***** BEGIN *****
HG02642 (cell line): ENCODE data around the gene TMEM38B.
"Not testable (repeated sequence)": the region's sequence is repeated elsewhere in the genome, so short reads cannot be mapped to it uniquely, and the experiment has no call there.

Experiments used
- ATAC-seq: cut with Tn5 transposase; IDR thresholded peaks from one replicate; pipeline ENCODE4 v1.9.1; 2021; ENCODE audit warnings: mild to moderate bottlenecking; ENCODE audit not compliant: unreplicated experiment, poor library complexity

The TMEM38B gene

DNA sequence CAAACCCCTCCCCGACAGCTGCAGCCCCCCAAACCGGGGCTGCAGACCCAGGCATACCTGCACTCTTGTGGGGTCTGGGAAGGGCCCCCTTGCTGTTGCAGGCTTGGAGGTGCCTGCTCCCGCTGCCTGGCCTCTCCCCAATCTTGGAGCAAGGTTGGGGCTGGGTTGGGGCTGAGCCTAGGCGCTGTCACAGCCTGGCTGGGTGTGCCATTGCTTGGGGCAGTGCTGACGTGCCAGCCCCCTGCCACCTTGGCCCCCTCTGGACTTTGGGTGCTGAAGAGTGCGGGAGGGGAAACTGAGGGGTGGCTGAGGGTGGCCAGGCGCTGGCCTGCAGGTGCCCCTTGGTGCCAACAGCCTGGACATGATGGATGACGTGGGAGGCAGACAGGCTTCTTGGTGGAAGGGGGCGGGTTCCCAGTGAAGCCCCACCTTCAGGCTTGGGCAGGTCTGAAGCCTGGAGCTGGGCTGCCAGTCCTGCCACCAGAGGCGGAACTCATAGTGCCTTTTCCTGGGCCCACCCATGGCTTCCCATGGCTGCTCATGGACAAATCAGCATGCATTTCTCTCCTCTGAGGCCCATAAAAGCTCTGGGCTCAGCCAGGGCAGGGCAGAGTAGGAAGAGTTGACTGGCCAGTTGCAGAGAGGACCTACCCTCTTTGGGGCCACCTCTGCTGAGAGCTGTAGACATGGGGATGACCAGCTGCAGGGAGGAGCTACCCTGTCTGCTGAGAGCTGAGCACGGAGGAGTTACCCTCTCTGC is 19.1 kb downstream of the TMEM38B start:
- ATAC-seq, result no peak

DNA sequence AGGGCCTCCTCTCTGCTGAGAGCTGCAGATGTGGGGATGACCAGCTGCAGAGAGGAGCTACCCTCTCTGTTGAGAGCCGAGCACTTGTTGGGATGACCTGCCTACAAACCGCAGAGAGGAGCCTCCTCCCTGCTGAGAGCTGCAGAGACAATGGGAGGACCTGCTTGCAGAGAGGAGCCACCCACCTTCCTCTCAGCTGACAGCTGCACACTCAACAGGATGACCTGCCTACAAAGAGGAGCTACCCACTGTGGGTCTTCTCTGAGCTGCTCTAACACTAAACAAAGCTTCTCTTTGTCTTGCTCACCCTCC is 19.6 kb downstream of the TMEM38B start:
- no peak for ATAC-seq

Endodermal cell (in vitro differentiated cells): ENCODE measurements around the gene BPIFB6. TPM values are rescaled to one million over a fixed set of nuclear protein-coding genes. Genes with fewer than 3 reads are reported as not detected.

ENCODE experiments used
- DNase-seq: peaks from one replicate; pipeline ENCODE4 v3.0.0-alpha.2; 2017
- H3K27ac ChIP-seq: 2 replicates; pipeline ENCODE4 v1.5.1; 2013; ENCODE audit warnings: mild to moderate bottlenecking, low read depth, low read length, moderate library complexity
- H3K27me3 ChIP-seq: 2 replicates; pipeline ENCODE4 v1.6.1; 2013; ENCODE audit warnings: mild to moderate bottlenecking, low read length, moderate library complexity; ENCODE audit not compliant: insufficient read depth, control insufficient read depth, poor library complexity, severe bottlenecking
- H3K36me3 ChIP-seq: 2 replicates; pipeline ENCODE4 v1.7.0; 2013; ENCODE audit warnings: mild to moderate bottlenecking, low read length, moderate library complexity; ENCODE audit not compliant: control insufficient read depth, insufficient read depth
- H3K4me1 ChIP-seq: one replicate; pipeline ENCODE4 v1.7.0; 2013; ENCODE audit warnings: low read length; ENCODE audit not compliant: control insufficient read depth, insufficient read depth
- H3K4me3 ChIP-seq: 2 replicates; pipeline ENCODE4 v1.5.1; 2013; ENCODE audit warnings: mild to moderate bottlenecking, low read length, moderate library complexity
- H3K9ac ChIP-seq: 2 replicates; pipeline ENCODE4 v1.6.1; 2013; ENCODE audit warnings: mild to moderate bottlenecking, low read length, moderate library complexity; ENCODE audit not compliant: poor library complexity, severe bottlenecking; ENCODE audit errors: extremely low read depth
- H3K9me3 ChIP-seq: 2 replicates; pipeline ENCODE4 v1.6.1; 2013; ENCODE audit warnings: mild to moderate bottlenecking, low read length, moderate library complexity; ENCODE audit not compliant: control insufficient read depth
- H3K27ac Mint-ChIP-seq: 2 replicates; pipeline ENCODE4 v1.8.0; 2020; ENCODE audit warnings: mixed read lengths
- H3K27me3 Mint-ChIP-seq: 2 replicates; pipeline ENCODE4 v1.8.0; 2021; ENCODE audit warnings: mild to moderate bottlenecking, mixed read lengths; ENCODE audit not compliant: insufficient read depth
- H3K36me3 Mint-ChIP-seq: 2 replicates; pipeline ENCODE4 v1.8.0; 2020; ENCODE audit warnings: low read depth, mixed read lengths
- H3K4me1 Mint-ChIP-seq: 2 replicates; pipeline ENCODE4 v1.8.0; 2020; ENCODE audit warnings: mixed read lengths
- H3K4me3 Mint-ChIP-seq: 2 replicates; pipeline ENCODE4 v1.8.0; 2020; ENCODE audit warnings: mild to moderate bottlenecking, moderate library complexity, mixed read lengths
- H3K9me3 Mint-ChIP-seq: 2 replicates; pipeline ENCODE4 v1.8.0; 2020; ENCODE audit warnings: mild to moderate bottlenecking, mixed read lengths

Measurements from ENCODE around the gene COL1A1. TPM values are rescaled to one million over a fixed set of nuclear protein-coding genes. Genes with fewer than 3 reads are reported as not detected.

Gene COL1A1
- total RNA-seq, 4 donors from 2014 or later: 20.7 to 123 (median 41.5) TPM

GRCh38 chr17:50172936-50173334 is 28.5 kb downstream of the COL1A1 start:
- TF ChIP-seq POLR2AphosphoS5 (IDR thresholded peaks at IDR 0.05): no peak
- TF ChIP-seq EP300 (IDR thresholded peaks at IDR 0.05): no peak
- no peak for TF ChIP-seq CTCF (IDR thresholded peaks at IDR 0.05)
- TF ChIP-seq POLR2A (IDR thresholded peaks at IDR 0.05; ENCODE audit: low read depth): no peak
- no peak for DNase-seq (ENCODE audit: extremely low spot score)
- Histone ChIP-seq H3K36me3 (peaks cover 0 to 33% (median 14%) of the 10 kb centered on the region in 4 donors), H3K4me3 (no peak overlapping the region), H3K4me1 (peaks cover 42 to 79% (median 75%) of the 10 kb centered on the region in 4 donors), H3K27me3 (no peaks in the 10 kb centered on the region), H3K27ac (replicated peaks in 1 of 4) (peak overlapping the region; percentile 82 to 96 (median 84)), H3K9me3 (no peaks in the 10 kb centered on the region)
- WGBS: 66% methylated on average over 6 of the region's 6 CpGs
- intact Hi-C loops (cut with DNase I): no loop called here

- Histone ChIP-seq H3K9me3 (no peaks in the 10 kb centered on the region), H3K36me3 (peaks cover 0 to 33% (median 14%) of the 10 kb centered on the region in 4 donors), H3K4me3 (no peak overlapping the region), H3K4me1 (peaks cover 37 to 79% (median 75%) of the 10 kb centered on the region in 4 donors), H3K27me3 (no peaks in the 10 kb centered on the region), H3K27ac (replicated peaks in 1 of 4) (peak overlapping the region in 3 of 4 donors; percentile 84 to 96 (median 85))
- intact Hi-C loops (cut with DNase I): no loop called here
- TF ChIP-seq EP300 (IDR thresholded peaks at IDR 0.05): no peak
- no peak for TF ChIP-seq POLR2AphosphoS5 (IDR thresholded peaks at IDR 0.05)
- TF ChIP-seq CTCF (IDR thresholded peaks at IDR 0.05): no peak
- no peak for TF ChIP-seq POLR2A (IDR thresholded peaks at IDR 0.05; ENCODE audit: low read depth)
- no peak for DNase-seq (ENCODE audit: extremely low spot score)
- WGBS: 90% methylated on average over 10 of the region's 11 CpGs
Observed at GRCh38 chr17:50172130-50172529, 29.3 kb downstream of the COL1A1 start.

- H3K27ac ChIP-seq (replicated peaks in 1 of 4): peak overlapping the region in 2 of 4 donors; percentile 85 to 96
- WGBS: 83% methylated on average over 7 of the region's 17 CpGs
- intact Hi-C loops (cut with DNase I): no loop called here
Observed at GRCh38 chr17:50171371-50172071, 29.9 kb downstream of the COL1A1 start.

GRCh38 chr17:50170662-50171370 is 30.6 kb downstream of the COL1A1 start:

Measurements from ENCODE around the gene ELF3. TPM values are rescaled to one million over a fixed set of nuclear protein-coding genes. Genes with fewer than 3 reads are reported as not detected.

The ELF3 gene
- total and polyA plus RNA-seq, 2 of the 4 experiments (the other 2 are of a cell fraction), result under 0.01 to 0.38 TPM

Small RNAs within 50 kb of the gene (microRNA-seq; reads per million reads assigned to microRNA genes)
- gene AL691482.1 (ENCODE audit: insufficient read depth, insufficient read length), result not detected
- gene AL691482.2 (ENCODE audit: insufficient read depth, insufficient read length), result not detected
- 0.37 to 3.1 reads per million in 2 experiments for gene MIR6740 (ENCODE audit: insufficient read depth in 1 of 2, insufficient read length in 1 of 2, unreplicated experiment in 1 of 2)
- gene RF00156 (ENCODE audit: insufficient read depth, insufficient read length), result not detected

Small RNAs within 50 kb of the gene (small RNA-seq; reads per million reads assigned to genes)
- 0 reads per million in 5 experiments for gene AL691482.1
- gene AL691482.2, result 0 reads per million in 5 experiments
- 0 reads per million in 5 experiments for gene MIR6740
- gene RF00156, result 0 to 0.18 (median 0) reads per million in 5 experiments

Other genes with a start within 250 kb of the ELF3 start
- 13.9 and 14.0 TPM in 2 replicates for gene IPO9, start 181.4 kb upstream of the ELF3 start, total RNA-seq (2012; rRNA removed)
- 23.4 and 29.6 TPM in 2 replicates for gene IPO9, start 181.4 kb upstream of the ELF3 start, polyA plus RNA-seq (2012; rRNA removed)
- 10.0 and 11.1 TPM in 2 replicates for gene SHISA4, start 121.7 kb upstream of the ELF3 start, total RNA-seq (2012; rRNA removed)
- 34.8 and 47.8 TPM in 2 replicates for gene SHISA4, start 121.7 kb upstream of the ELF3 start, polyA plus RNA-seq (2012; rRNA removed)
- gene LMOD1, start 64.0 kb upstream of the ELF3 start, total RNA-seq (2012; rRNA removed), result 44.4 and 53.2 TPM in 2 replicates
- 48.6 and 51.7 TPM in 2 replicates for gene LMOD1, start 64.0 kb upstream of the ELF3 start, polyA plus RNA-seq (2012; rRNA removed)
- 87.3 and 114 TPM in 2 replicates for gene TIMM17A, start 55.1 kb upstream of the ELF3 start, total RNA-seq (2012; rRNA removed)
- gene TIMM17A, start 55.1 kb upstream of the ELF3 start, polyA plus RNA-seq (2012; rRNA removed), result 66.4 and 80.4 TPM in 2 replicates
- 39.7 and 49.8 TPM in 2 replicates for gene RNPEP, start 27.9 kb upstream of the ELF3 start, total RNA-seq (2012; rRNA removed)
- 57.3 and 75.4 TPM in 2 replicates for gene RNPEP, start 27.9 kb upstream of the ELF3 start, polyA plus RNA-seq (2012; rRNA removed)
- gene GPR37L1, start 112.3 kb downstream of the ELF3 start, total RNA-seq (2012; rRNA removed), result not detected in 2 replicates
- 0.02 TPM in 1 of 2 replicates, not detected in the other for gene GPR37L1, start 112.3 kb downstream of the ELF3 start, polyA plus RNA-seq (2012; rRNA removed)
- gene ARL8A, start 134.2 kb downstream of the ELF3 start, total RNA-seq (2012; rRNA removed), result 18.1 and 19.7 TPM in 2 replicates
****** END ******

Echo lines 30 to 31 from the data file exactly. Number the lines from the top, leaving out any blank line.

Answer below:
- TF ChIP-seq POLR2AphosphoS5 (IDR thresholded peaks at IDR 0.05): no peak
- TF ChIP-seq EP300 (IDR thresholded peaks at IDR 0.05): no peak